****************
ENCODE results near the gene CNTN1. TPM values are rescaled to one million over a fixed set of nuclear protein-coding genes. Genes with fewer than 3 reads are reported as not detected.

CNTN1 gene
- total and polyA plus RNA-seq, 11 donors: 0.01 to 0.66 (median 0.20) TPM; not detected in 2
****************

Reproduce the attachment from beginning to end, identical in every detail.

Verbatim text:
ENCODE results near the gene CNTN1. TPM values are rescaled to one million over a fixed set of nuclear protein-coding genes. Genes with fewer than 3 reads are reported as not detected.

CNTN1 gene
- total and polyA plus RNA-seq, 11 donors: 0.01 to 0.66 (median 0.20) TPM; not detected in 2